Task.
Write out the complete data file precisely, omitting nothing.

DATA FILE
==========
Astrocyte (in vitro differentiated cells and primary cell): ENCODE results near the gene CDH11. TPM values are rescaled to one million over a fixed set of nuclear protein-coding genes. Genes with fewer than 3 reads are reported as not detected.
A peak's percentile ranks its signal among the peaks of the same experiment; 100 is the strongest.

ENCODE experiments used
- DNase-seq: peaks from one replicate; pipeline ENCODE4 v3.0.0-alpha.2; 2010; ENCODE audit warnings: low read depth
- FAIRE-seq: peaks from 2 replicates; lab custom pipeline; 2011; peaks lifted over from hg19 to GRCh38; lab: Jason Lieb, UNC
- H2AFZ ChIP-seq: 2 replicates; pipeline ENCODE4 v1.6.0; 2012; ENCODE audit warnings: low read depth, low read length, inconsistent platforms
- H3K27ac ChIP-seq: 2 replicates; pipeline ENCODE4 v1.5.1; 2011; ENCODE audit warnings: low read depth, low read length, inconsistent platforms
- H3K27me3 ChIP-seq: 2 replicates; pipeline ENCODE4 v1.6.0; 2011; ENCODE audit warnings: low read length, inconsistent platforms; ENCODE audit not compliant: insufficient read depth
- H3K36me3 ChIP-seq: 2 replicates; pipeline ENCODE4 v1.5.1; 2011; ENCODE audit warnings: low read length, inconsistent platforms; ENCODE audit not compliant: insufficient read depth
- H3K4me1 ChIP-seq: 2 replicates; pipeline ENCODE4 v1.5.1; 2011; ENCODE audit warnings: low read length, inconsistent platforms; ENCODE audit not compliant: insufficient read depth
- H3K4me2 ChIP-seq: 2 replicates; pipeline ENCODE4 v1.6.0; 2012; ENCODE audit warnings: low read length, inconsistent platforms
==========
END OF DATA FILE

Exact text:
Astrocyte (in vitro differentiated cells and primary cell): ENCODE results near the gene CDH11. TPM values are rescaled to one million over a fixed set of nuclear protein-coding genes. Genes with fewer than 3 reads are reported as not detected.
A peak's percentile ranks its signal among the peaks of the same experiment; 100 is the strongest.

ENCODE experiments used
- DNase-seq: peaks from one replicate; pipeline ENCODE4 v3.0.0-alpha.2; 2010; ENCODE audit warnings: low read depth
- FAIRE-seq: peaks from 2 replicates; lab custom pipeline; 2011; peaks lifted over from hg19 to GRCh38; lab: Jason Lieb, UNC
- H2AFZ ChIP-seq: 2 replicates; pipeline ENCODE4 v1.6.0; 2012; ENCODE audit warnings: low read depth, low read length, inconsistent platforms
- H3K27ac ChIP-seq: 2 replicates; pipeline ENCODE4 v1.5.1; 2011; ENCODE audit warnings: low read depth, low read length, inconsistent platforms
- H3K27me3 ChIP-seq: 2 replicates; pipeline ENCODE4 v1.6.0; 2011; ENCODE audit warnings: low read length, inconsistent platforms; ENCODE audit not compliant: insufficient read depth
- H3K36me3 ChIP-seq: 2 replicates; pipeline ENCODE4 v1.5.1; 2011; ENCODE audit warnings: low read length, inconsistent platforms; ENCODE audit not compliant: insufficient read depth
- H3K4me1 ChIP-seq: 2 replicates; pipeline ENCODE4 v1.5.1; 2011; ENCODE audit warnings: low read length, inconsistent platforms; ENCODE audit not compliant: insufficient read depth
- H3K4me2 ChIP-seq: 2 replicates; pipeline ENCODE4 v1.6.0; 2012; ENCODE audit warnings: low read length, inconsistent platforms